All of this has created a human security crisis, not a “refugee crisis,” as if caused by refugees, but one that has been imposed on them.
Sovereign States and Refugee Protection
I would like to interrogate several concepts that might guide the US and global response to this crisis, for better or worse. The concept of sovereignty is often used as cudgel against refugees and migrants. Certainly, states have the authority and responsibility to regulate immigration. They also have the responsibility to provide the conditions that allow their residents to flourish at home, and, thus, not to have to migrate. States exist to safeguard rights and promote the common good, the latter an idea that seems to have disappeared from our political discourse. States honor these responsibilities in the breach in the case of refugees and other forced migrants. With refugees, we always see the failure of sovereignty.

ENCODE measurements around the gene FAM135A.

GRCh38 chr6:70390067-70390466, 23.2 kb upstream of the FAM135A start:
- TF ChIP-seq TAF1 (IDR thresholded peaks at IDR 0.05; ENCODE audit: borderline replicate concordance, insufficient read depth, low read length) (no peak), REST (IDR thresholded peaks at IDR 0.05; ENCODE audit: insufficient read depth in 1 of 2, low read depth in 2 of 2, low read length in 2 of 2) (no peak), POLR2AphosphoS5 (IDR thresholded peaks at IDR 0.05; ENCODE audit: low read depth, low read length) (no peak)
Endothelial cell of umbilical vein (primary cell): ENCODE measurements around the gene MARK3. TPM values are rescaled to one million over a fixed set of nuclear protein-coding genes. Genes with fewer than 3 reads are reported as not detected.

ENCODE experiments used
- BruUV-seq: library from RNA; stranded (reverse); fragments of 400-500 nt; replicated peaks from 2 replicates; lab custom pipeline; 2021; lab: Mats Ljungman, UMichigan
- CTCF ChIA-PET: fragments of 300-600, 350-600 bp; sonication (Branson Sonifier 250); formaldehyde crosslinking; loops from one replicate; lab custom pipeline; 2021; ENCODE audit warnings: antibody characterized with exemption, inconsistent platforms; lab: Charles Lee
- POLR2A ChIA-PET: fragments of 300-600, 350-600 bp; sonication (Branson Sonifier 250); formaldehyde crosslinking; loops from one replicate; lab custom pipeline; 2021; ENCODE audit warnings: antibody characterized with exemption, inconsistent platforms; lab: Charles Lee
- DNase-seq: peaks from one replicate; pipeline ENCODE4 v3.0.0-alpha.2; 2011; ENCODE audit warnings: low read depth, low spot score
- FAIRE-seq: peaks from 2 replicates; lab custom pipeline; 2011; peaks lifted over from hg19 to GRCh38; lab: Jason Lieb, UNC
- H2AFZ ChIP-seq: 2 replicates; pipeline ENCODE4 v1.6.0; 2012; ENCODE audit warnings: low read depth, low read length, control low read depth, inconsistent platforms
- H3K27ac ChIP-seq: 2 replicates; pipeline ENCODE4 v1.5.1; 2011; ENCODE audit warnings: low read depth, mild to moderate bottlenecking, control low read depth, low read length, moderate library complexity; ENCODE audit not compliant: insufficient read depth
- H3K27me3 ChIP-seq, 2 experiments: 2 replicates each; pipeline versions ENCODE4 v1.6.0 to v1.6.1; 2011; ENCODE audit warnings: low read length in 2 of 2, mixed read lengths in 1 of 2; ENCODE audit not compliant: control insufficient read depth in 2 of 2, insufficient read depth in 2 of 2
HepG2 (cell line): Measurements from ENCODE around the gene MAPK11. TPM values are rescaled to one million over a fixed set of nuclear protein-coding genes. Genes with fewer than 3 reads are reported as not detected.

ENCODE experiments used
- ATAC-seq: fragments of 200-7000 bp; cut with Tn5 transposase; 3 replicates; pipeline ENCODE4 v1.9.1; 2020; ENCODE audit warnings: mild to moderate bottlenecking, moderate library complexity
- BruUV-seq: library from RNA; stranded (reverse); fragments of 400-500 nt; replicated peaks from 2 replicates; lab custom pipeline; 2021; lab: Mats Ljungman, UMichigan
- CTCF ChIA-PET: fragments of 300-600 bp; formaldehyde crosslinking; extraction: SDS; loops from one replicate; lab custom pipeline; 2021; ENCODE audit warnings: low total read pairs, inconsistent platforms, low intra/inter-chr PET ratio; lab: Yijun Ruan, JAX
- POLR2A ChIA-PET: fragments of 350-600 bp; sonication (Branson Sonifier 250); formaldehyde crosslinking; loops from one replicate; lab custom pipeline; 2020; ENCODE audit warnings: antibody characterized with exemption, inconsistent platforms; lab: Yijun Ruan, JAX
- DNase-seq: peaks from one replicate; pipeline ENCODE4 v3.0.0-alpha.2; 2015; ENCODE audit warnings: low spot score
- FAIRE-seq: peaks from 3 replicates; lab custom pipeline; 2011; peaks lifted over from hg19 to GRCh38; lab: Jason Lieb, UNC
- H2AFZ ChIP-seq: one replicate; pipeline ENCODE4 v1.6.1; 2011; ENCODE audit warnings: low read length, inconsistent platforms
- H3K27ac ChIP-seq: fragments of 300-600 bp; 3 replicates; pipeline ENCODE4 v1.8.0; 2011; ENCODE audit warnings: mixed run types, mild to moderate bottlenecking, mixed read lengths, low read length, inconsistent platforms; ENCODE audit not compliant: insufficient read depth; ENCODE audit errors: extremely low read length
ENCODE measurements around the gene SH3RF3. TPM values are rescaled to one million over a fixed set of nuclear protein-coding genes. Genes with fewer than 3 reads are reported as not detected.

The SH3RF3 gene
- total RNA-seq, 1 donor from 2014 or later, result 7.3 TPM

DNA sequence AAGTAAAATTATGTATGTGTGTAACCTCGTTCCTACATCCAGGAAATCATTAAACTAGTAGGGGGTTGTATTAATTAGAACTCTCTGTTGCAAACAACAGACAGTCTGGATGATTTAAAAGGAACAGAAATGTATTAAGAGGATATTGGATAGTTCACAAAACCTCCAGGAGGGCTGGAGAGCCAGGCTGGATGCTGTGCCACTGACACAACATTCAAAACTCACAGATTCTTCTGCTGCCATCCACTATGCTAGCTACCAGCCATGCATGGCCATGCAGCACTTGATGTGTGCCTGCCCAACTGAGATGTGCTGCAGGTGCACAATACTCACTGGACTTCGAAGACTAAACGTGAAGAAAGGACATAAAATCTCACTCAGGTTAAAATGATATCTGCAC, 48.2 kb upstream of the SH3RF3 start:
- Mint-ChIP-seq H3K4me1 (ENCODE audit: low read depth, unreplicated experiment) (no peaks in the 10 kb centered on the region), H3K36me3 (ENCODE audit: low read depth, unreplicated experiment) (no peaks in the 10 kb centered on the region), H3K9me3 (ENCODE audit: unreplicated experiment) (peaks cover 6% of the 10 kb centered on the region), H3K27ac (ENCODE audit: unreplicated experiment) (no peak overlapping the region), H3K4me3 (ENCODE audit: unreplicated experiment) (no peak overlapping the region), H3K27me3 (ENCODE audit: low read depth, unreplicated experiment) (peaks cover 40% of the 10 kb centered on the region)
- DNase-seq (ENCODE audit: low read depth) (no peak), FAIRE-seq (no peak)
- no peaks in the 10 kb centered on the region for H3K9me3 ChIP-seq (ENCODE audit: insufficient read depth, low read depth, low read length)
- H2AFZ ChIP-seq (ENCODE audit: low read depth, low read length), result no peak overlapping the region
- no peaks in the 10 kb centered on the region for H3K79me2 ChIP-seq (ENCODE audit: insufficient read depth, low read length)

Rather than a brainchild of the Enlightenment, the idea of subjective human rights arose in the debates of canon lawyers in the 12th century, with the best example being the right to self-preservation. Refugees are simply exercising this inalienable, time-honored right. Yet in a cruel irony they are seen as threats to sovereign states. This is the familiar pattern: the greater the failure of states, the larger the number of migrants, the more sovereignty is invoked to deny them protection.
In 2013, Bashar Assad claimed that the Syrian Civil War was a fight over the principle of sovereignty. He said his regime’s actions were rooted in the “principles and goals of the UN Charter and the international law which all stress on the sovereignty, independence and territorial integrity of states.”